Anderson v. Valley Feed Yards, Inc.

Annotate this Case

123 N.W.2d 839 (1963)

175 Neb. 719

Joseph ANDERSON, Appellant, v. VALLEY FEED YARDS, INC., a Corporation, Appellee.

No. 35384.

Supreme Court of Nebraska.

October 11, 1963.

*840 Lyle Q. Hills, Omaha, for appellant.

Kennedy, Holland, DeLacy & Svoboda, Omaha, McGinley, Lane, Mueller & Shanahan, Ogallala, Jesse D. Cranny, Omaha, for appellee.


WHITE, Chief Justice.

This is a tort action by the plaintiff, Joseph Anderson, for injuries sustained on July 1, 1956, when he dove into shallow water from a diving platform constructed on the edge of a lake on premises owned by the defendant, Valley Feed Yards, Inc. The defendant's amended answer admits ownership; alleges that a lease of the premises was made in September 1949 to Nebraska Lakes, Inc., for resort purposes, including the swimming area; and alleges that the diving platform and swimming facilities were constructed during the period of resort operation by the Nebraska Lakes, Inc., *841 under the lease. On motion for summary judgment, after depositions, exhibits, affidavits, and requests for admission were received in evidence, the trial court sustained the defendant's motion for summary judgment.

The questions presented by the assignments of error are twofold:

1. Was the written agreement between the defendant, Valley Feed Yards, Inc., and Nebraska Lakes, Inc., a lease or was it a contract creating Nebraska Lakes, Inc., an agent of the defendant in operating the resort premises, including the swimming and diving area?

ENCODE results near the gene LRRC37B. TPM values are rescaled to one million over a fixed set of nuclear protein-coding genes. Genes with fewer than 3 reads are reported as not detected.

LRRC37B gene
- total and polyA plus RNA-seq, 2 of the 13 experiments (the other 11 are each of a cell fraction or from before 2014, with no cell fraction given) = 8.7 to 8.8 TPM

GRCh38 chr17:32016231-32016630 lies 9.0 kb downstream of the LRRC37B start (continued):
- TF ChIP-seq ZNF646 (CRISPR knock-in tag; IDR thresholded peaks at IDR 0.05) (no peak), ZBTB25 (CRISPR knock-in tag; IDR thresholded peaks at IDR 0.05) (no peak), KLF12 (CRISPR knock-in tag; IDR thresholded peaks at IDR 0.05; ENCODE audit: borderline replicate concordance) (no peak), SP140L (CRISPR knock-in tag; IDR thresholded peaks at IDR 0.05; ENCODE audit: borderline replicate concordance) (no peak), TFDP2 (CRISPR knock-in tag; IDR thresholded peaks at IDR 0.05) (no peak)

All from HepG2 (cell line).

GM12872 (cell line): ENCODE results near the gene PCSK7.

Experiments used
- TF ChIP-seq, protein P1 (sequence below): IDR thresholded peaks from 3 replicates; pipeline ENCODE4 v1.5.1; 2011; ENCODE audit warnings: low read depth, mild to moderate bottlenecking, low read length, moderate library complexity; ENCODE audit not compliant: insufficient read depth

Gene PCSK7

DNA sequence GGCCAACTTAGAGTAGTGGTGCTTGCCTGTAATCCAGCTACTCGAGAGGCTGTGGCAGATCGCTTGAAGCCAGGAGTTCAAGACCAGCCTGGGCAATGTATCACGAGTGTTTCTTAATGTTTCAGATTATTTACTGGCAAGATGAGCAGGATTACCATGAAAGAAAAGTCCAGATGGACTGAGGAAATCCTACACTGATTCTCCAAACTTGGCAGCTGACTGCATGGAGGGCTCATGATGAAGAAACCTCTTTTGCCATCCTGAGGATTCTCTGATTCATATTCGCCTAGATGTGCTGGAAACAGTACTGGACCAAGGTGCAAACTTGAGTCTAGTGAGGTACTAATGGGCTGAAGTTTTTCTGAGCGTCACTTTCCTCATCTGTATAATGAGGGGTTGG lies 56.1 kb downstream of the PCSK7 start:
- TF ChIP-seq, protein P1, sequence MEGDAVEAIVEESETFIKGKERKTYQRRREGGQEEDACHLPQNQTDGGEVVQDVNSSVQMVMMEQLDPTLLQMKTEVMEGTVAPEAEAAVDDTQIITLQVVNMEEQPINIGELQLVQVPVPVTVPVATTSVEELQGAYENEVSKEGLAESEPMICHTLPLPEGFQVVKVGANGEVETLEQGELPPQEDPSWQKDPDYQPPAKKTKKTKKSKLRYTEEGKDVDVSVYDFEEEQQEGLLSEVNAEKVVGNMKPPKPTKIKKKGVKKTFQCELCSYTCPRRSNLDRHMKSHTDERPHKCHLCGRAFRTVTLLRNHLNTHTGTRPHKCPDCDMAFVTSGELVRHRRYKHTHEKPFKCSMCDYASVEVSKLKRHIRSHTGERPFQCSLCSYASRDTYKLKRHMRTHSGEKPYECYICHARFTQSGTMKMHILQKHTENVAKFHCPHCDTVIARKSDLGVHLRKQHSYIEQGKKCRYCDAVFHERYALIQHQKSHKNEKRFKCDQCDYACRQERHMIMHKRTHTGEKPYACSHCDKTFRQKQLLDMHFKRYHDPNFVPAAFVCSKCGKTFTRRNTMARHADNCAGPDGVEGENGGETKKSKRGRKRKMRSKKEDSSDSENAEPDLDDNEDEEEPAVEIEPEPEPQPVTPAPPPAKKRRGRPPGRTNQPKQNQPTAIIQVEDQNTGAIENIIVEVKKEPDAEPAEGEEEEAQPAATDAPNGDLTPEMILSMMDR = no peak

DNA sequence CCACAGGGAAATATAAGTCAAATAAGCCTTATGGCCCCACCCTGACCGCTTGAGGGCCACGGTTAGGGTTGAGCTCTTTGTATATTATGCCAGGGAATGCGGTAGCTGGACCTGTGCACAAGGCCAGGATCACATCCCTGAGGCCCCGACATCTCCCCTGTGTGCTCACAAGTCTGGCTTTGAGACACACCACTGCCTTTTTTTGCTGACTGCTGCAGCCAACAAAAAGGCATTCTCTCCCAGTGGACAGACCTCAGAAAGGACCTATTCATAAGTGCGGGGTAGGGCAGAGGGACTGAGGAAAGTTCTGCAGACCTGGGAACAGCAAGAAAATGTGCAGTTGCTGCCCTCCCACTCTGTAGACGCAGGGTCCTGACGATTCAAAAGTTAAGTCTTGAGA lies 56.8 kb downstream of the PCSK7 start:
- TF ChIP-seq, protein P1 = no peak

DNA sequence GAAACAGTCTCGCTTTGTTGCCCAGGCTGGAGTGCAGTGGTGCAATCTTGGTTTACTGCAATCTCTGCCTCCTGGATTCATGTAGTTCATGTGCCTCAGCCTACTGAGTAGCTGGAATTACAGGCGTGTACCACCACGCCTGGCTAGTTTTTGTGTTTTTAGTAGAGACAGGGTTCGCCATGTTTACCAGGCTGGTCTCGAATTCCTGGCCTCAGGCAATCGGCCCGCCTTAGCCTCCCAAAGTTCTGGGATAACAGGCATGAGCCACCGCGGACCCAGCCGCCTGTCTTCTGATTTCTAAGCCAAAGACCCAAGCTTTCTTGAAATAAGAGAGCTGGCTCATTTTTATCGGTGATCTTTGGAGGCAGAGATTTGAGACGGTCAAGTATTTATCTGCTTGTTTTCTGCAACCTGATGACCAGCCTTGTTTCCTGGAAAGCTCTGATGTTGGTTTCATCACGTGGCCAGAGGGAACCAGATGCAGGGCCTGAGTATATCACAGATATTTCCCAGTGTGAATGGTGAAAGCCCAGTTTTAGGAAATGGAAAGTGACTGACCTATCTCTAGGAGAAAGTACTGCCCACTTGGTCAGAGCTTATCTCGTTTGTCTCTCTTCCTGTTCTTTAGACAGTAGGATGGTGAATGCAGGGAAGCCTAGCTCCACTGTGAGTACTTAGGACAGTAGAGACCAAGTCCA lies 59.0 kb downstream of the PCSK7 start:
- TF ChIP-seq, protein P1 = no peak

2. Assuming that the contract was a lease of the premises from the defendant to the resort operator, Nebraska Lakes, Inc., was there liability on the part of the defendant lessor for negligence in the construction and maintenance of the diving board and platform by the lessee in conducting a resort open to and used by the public for a paid consideration?

The defendant owns land containing approximately five lakes created many years ago as the result of excavation under a sand and gravel lease. This land abuts the Platte River. On September 10, 1949, about 7 years before the accident and about 5 years before the installation of the diving board at the swimming area of the resort, the defendant and Nebraska Lakes, Inc., entered into a written "lease" agreement. This agreement undisputedly declares and defines the rights, duties, obligations, and the power to use and control the defendant's land involved in this action. The agreement is called a "lease" and throughout is characterized by the use of terms and language importing and declaring the relationship of landlord and tenant as it is commonly understood in legal terms. The premises are legally described, and the Nebraska Lakes, Inc., agrees to "use and occupy" the premises for resort purposes for a period of over 23 years. Reservations by the lessor on the unrestricted use of the premises which it did "demise and lease" to Nebraska Lakes, Inc., are provisions as to prohibit the removal and damaging of fences and trees without the written consent of the lessor, a reservation of the right of inspection of the premises, the right to use the roads for the use of the lessor's vehicles, restrictions against subletting without written consent of the lessor, and a requirement that the lessee keep and operate the business in a lawful manner. The lessor reserves the right to grow crops on the premises, reserves ownership in tenant-constructed buildings on termination of the lease, and provides for reentry and control of the premises in the event of default in the payment of rent or the performance of other covenants by the lessee, Nebraska Lakes, Inc. The lease provides for rental payments of a flat sum per year plus a percentage of the gross income from the operation of the resort. The lease was subject to the preexisting lease rights of the Lyman Richey Sand & Gravel Company to remove gravel and sand.